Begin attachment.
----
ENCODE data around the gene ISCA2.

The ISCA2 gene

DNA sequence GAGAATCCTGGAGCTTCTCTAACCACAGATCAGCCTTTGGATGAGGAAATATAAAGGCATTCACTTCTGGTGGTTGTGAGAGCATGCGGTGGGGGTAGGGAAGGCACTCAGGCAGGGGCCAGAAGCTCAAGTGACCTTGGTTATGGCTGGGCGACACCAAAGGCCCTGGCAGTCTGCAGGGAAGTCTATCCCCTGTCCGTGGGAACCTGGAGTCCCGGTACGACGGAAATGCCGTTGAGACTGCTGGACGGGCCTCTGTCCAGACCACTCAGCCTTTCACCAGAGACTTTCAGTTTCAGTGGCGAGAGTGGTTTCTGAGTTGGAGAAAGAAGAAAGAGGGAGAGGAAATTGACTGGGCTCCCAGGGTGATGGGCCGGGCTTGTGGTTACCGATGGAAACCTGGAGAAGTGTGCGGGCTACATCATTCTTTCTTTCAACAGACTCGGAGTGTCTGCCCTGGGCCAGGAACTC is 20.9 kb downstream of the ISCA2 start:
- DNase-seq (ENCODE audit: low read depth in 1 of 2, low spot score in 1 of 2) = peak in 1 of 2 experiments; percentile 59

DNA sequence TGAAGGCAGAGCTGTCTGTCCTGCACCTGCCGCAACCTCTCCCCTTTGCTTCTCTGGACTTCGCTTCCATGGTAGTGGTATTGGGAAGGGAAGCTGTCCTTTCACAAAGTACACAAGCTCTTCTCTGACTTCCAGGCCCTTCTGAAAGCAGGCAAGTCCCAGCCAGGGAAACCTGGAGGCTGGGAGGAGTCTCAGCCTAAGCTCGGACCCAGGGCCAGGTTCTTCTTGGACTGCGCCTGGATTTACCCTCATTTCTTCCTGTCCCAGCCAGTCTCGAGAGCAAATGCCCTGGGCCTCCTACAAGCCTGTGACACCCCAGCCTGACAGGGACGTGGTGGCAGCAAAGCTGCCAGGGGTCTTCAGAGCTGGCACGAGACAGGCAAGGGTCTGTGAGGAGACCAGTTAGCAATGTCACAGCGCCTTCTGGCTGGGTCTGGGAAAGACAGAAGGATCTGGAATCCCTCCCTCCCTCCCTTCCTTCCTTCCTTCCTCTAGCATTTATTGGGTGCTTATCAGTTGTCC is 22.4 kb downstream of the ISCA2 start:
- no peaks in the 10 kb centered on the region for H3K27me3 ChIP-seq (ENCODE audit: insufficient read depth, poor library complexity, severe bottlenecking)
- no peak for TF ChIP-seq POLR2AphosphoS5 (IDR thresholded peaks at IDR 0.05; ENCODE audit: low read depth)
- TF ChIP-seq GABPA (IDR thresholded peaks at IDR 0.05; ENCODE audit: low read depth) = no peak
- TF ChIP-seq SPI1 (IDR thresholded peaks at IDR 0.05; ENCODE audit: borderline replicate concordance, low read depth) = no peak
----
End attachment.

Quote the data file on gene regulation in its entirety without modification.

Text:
ENCODE data around the gene ISCA2.

The ISCA2 gene

DNA sequence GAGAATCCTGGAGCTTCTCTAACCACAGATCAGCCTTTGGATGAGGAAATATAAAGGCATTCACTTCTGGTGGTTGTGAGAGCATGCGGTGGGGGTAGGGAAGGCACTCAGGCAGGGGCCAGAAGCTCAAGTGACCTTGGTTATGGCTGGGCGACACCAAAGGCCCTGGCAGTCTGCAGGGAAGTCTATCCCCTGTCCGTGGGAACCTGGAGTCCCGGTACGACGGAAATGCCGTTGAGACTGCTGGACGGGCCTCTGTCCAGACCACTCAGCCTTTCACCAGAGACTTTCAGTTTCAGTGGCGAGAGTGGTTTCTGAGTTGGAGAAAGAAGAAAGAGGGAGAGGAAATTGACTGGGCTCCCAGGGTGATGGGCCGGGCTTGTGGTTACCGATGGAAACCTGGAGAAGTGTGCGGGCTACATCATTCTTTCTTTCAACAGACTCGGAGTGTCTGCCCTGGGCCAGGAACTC is 20.9 kb downstream of the ISCA2 start:
- DNase-seq (ENCODE audit: low read depth in 1 of 2, low spot score in 1 of 2) = peak in 1 of 2 experiments; percentile 59

DNA sequence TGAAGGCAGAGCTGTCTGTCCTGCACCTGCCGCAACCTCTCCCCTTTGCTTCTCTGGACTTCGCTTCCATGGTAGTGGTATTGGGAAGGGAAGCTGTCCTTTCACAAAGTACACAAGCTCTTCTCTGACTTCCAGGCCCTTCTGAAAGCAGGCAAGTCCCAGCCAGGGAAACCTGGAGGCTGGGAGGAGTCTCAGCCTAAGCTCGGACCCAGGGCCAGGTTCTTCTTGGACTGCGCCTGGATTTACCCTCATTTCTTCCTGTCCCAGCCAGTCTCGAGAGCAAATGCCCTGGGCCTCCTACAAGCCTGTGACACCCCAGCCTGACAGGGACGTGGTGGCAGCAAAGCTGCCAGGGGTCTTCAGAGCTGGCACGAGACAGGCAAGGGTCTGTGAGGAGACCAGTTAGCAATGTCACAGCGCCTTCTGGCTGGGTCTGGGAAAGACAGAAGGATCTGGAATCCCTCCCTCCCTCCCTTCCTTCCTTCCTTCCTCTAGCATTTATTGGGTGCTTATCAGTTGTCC is 22.4 kb downstream of the ISCA2 start:
- no peaks in the 10 kb centered on the region for H3K27me3 ChIP-seq (ENCODE audit: insufficient read depth, poor library complexity, severe bottlenecking)
- no peak for TF ChIP-seq POLR2AphosphoS5 (IDR thresholded peaks at IDR 0.05; ENCODE audit: low read depth)
- TF ChIP-seq GABPA (IDR thresholded peaks at IDR 0.05; ENCODE audit: low read depth) = no peak
- TF ChIP-seq SPI1 (IDR thresholded peaks at IDR 0.05; ENCODE audit: borderline replicate concordance, low read depth) = no peak